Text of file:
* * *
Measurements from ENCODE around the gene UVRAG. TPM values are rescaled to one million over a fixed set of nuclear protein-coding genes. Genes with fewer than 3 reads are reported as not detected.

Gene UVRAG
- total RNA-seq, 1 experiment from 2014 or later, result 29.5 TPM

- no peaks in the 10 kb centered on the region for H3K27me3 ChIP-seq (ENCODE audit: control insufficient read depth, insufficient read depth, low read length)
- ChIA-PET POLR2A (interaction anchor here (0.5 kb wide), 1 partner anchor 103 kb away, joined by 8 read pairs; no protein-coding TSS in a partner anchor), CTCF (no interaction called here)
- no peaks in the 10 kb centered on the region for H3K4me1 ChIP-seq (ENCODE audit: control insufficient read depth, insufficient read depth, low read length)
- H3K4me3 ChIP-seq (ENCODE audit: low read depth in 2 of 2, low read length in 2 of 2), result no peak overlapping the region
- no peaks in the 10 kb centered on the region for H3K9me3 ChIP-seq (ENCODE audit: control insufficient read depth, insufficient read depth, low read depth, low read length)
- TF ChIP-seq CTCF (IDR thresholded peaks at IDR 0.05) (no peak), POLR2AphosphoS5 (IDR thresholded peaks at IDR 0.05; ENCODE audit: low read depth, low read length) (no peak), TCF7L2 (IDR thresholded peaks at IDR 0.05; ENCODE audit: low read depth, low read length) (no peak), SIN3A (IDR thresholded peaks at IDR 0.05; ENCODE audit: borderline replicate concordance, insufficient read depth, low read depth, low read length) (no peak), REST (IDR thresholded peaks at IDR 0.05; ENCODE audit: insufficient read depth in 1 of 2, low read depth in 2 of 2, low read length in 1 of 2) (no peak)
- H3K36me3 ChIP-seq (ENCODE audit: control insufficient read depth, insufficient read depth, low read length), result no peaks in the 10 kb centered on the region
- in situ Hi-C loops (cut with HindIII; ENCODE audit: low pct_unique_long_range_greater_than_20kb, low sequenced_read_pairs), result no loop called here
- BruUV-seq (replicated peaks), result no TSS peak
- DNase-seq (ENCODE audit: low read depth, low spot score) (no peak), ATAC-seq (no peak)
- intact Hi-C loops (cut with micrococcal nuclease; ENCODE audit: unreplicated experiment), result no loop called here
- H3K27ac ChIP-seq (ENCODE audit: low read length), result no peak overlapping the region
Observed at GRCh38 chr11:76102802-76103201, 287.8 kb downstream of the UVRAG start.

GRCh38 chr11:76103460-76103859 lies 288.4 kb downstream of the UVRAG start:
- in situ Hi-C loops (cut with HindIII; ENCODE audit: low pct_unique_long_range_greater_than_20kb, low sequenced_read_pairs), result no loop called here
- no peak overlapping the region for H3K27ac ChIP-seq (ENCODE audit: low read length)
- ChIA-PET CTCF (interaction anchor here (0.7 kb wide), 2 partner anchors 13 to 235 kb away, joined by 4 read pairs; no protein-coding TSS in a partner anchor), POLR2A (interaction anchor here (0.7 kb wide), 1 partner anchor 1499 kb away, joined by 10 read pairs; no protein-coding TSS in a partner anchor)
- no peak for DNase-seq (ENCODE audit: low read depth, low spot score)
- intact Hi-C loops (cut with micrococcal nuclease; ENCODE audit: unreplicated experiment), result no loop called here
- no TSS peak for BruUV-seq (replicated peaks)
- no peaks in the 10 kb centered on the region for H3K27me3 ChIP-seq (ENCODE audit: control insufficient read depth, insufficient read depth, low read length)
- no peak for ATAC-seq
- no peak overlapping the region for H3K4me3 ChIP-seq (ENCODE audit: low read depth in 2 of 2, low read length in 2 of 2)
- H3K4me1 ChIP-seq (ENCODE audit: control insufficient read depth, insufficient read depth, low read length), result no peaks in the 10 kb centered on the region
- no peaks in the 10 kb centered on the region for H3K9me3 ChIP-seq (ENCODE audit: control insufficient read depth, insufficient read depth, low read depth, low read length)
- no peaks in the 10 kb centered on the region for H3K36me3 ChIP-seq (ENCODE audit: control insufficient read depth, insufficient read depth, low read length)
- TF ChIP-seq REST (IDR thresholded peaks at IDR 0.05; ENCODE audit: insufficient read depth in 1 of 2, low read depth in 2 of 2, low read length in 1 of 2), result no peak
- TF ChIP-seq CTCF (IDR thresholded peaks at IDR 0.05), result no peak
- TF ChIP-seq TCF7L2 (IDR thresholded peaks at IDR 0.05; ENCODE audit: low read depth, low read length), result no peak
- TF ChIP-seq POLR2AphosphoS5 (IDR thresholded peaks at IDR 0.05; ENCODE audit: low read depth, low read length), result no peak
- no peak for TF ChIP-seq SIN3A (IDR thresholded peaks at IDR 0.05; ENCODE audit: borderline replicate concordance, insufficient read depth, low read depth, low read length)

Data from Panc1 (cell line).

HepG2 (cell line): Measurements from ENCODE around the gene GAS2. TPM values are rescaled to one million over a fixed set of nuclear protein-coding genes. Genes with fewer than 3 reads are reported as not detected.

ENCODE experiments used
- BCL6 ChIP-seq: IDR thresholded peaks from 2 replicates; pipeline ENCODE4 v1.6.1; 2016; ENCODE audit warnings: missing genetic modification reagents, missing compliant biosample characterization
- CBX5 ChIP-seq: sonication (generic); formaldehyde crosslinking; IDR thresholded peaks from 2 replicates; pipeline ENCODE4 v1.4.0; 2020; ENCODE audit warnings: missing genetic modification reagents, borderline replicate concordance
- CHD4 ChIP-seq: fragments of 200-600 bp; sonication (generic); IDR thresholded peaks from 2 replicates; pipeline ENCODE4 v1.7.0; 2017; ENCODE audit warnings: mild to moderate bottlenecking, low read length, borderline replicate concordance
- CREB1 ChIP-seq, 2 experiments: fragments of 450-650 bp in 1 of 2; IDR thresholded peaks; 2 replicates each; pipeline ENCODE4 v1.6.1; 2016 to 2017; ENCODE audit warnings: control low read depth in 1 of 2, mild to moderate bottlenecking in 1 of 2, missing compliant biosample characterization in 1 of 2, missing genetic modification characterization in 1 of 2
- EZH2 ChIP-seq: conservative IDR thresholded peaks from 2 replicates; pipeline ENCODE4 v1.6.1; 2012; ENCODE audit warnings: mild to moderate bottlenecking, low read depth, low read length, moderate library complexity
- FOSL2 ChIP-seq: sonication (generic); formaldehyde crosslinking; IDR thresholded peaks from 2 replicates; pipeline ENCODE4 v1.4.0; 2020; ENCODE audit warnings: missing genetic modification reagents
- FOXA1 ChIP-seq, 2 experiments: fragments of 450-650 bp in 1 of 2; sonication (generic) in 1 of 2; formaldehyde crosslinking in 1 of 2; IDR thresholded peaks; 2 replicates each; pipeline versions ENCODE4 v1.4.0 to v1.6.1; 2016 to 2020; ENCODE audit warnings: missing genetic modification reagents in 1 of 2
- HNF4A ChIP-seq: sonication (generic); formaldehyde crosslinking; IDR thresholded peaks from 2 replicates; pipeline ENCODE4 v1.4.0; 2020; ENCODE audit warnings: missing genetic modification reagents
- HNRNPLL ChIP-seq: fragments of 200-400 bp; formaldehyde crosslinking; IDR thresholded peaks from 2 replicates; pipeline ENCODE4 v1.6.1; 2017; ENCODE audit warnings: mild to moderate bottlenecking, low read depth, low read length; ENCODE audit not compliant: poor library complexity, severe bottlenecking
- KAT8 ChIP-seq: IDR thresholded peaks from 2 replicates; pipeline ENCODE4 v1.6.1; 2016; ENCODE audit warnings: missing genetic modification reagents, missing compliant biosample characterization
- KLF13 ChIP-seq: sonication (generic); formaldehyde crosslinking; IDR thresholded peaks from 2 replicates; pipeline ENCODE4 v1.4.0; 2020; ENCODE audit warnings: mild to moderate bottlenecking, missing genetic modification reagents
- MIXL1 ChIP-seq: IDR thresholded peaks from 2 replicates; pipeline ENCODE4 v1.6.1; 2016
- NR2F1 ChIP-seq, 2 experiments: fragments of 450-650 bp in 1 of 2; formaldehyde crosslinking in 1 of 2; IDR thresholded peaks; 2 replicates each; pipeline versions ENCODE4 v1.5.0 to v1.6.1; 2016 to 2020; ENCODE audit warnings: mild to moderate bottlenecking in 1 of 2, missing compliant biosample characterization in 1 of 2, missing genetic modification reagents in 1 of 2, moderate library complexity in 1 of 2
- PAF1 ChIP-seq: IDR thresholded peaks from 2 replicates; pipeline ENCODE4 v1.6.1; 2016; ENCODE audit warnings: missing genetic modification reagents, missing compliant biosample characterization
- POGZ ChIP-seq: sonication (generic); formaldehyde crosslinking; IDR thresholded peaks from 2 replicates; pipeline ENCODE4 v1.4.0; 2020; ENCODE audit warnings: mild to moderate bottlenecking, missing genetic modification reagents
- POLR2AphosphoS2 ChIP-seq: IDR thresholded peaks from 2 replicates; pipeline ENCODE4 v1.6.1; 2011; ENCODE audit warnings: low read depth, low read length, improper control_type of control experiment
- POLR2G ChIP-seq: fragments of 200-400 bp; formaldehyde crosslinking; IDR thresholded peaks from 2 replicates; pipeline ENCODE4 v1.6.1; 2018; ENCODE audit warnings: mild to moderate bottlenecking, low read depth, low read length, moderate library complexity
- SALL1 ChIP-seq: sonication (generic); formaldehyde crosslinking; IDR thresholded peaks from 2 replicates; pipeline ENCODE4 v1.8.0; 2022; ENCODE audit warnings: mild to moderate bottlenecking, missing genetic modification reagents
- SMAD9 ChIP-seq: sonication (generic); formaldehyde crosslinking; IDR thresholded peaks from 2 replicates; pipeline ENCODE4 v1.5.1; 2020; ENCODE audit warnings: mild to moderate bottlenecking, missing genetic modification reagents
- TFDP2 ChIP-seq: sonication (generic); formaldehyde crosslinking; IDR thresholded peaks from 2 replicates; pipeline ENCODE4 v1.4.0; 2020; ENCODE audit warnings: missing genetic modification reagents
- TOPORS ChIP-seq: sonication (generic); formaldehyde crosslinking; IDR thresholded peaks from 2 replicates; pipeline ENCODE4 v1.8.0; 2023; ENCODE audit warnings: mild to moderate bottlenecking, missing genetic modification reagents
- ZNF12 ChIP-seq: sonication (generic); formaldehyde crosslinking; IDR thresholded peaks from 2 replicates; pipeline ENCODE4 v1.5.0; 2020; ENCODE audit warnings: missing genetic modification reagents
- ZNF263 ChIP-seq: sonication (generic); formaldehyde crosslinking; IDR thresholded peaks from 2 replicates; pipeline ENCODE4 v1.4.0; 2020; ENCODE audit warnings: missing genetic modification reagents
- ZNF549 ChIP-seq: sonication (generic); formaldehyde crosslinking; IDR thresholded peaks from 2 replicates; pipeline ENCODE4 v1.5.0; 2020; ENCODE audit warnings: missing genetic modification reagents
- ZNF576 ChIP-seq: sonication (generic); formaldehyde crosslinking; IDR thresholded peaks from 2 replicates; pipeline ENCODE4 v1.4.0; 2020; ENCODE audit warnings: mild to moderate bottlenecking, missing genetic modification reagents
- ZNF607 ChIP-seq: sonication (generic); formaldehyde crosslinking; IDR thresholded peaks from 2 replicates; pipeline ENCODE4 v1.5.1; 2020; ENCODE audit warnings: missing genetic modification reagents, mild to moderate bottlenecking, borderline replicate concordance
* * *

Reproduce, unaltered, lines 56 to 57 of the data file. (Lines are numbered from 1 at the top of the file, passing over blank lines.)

- SMAD9 ChIP-seq: sonication (generic); formaldehyde crosslinking; IDR thresholded peaks from 2 replicates; pipeline ENCODE4 v1.5.1; 2020; ENCODE audit warnings: mild to moderate bottlenecking, missing genetic modification reagents
- TFDP2 ChIP-seq: sonication (generic); formaldehyde crosslinking; IDR thresholded peaks from 2 replicates; pipeline ENCODE4 v1.4.0; 2020; ENCODE audit warnings: missing genetic modification reagents